Pete Docter and Dana Murray, the director and producer, came out, and I gave my honest notes.

Within just a few weeks, I was trying to find a place to live in Emeryville and commute between cities for a couple of years.

Host June Cohen: Did you notice the way Kemp’s manager had a hard time understanding why Kemp would turn down a project, when he wasn’t so busy? That’s a reaction you can expect to hear, if you take Kemp’s advice of holding out for the projects where you’re truly the best person. But it pays off. And that’s the theme you’ll hear throughout his story.

From left, co-director Kemp Powers talks with director Pete Docter and producer Dana Murray in early March 2020 in a room filled with planning calendars at Pixar Animation Studios in Emeryville, Calif. Photo by Deborah Coleman / Pixar

Chapter 3: The scene in the barbershop

How do you bring an authentic story to life? You start with your authentic self.
Kemp Powers: When I started on the film, despite the main character being Black, the only Black characters I saw in the reel were him and his mother. So I had questions about, “Does this guy have any friends? Does he have any kind of relationships at all? Is he the world’s loneliest man?”
One of the big questions that I had was, when is this film supposed to take place? We were having these discussions, and it felt to me maybe this took place in the 1970s or something like that. A lot of that came from a lack of specificity around the character of Joe. But once I found out that it was supposed to be modern and that Joe was exactly my age, I could fill in a lot of the blanks. Things that he would know, the places he might go, the nature of some of his relationships with friends. And I was able to really mine my own life experiences.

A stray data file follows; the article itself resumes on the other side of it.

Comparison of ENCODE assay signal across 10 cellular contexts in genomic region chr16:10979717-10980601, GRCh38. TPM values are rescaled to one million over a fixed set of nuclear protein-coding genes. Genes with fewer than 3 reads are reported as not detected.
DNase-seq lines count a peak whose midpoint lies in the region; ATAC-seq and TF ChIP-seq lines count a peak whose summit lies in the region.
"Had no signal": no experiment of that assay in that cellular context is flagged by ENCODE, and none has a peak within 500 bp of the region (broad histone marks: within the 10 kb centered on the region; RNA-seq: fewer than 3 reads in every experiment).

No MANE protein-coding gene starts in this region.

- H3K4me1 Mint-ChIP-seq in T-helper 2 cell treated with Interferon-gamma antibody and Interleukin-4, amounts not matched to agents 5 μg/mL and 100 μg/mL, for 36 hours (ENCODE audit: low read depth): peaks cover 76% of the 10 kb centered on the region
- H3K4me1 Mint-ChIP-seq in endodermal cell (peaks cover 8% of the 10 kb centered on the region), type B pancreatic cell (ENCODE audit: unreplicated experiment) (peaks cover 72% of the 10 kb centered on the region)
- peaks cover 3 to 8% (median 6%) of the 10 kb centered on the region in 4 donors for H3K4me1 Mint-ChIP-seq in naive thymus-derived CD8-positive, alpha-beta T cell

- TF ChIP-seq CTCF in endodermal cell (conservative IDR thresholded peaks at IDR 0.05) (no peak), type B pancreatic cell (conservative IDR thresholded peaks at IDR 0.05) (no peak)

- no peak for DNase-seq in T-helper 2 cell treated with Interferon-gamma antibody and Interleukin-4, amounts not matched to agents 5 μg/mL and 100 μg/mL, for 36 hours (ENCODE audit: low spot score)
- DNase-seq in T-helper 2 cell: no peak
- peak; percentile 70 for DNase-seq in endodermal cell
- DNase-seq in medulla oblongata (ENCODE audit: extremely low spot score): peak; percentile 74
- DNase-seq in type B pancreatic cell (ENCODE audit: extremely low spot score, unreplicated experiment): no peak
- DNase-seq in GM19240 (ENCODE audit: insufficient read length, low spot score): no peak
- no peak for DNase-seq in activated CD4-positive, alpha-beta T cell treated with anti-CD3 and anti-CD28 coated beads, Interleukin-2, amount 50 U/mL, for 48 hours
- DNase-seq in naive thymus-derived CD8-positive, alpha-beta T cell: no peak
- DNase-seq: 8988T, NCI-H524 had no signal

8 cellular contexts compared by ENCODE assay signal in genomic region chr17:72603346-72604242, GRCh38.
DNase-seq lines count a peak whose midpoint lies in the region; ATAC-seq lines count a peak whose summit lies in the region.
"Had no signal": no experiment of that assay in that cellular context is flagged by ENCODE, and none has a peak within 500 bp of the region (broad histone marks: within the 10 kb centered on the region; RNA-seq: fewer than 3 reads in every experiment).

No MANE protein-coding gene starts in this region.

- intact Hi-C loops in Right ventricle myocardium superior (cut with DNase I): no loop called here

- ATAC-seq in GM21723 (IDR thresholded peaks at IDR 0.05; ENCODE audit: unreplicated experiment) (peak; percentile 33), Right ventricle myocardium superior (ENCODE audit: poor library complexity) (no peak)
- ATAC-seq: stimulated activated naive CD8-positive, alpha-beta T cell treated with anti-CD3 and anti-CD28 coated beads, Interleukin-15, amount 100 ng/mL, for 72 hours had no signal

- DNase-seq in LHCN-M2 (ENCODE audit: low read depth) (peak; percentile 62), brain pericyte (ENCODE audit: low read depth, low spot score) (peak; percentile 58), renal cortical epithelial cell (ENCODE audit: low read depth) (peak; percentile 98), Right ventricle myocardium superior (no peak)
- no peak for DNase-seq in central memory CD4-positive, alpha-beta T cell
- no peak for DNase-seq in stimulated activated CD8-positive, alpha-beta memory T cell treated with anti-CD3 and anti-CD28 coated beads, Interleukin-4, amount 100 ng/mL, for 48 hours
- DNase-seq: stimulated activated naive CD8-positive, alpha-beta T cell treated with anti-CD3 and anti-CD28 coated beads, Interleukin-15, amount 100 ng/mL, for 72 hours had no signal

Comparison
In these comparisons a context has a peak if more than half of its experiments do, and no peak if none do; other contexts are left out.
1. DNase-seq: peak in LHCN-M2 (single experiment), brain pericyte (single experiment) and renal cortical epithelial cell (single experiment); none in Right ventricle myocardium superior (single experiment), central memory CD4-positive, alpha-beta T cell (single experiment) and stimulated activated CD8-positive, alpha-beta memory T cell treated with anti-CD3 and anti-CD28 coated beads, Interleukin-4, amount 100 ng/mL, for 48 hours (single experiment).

To give you a great example, this was in the reels when I saw them. There’s a point in the story where Joe has this opportunity to play the gig of his life, but he has to get ready, and that involves getting a new suit. And one of the first things I brought up was like, “And he also needs a haircut.” And Pete’s like, “What do you mean?” I was like, “No, you don’t understand. That haircut is as important to Joe as the suit.” There was a bit of debate. It’s like, “Well, a haircut’s not as important as a suit.” And I said, “If I couldn’t fit in a haircut with my barber, I wouldn’t have flown up to Pixar for the interview.
That’s how important … if Joe cares about presentation. And in the character’s design, his hair was just kind of bushy. I was like, “There’s no way he’s going to waste his time getting an incredible new suit and not fix that hair. Get it lined up, whatever.
And so that became the genesis of a sequence that took place in the barbershop.